Constraining the Number of Permitted Entries





Constraining the Number of Permitted Entries

XForms uses XML Schema for defining the structure of the instance data. However, XML Schema may not always be implementable on all clients, for example, mobile clients requiring a small footprint. In recognition of this fact, XForms defines two conformance profiles for XForms implementations:

Basic

Basic profile for running on small devices

Full

Full profile for running on platforms that do not have footprint constraints

The only difference between these conformance profiles is the extent of XML Schema support that is needed. XForms Basic does not require XML Schema structures. In addition, it eliminates some of XML Schema's built-in types that rarely if ever occur in XForms applications.

The lack of XML Schema structures in XForms Basic means that an XForms Basic client does not have access to cardinality constraints expressed via attributes minOccurs and maxOccurs; these are defined by XML Schema structures; See Section 2.5.3. The absence of these attributes is felt in XForms Basic when working with repeat structures; XForms Basic clients need to be able to ensure that a collection of nodes being operated on by repeat remains valid with respect to cardinality constraints such as

The shopping cart must contain at least 3 items.

Such cardinality constraints can be expressed via model property constraint described in Section 5.6. Here, we illustrate the use of property constraint in expressing such cardinality constraints with an example in Figure.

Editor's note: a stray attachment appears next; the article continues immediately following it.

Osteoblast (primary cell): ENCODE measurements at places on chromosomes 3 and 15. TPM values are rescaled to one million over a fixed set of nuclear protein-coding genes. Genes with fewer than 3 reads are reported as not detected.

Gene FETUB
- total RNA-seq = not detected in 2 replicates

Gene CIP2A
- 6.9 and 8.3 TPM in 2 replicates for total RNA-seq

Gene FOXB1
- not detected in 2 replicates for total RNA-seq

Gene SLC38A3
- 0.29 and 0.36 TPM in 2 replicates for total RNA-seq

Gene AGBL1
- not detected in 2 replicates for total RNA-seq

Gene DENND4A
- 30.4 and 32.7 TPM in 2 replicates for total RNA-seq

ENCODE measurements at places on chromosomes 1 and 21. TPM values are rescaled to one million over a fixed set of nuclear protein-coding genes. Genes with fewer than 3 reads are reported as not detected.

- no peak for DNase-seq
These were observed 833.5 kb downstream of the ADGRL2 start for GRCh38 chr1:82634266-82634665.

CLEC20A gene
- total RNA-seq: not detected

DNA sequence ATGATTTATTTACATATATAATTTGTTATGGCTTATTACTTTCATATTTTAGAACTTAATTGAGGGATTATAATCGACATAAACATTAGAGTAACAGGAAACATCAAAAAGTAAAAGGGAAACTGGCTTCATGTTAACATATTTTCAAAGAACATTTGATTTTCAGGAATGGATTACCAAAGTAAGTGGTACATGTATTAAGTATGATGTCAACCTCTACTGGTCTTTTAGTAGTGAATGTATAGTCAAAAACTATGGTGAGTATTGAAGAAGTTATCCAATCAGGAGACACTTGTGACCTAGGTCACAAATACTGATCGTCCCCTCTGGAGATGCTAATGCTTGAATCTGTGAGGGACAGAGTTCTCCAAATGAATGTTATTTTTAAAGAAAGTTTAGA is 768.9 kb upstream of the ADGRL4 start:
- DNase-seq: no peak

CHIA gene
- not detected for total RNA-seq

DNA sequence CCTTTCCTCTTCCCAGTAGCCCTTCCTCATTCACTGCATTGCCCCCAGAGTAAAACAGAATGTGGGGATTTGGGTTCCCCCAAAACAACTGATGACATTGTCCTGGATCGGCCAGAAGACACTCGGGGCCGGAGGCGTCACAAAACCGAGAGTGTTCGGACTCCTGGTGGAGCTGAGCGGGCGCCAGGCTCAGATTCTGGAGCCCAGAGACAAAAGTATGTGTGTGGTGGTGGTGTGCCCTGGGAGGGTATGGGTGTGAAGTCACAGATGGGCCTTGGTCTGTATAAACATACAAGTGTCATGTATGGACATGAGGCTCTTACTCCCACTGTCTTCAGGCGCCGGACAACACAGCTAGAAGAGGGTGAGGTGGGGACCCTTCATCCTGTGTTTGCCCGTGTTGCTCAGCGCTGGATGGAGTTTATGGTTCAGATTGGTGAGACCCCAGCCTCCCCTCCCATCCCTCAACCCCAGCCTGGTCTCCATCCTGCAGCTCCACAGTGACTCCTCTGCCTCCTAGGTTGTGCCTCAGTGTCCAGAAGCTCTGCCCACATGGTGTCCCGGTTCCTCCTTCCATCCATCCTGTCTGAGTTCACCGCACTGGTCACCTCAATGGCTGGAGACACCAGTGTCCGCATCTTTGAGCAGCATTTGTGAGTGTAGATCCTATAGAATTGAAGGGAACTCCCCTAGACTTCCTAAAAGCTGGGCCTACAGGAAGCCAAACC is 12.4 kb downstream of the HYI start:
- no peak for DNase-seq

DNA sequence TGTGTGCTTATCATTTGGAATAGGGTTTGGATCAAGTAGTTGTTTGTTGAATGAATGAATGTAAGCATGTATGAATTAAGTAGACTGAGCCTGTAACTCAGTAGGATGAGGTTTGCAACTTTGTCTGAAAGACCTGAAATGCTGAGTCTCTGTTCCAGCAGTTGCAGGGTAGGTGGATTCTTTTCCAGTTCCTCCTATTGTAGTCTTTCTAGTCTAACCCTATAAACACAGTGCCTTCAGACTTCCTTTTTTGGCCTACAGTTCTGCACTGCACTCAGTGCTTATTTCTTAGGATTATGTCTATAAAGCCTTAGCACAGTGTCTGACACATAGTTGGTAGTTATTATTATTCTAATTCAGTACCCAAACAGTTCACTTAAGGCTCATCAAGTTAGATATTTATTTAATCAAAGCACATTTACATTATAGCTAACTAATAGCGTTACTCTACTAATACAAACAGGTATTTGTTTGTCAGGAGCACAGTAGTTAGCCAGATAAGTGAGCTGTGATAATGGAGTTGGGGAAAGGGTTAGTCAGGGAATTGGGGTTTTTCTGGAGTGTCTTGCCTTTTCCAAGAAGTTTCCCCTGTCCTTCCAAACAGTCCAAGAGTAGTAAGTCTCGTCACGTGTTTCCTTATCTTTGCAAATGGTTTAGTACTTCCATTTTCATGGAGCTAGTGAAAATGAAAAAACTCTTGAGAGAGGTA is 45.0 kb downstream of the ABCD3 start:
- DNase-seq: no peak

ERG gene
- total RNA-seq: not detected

Figure Expressing cardinality constraints via property constraint.
<model xmlns="http://www.w3.org/2002/xforms"
  xmlns:xsd="http://www.w3.org/2001/XMLSchema"
  id="cart" schema="cs.xsd">
  <instance id="c1">
    <line-item xmlns="">
      <item><product>...</product></item>
      <quantity>1</quantity><cost/>
  </line-item></instance>
  <bind  nodeset="/cart"
  constraint="count(line-item) &gt; 3"/>
</model>

The key thing to notice is that the cardinality constraint is expressed by applying model property constraint to the container—in this case, the shopping cart. In this sense, cart can be thought of as an array of item elements, and property constraint defines the bounds on the dimensions of this array.


     Python   SQL   Java   php   Perl 
     game development   web development   internet   *nix   graphics   hardware 
     telecommunications   C++ 
     Flash   Active Directory   Windows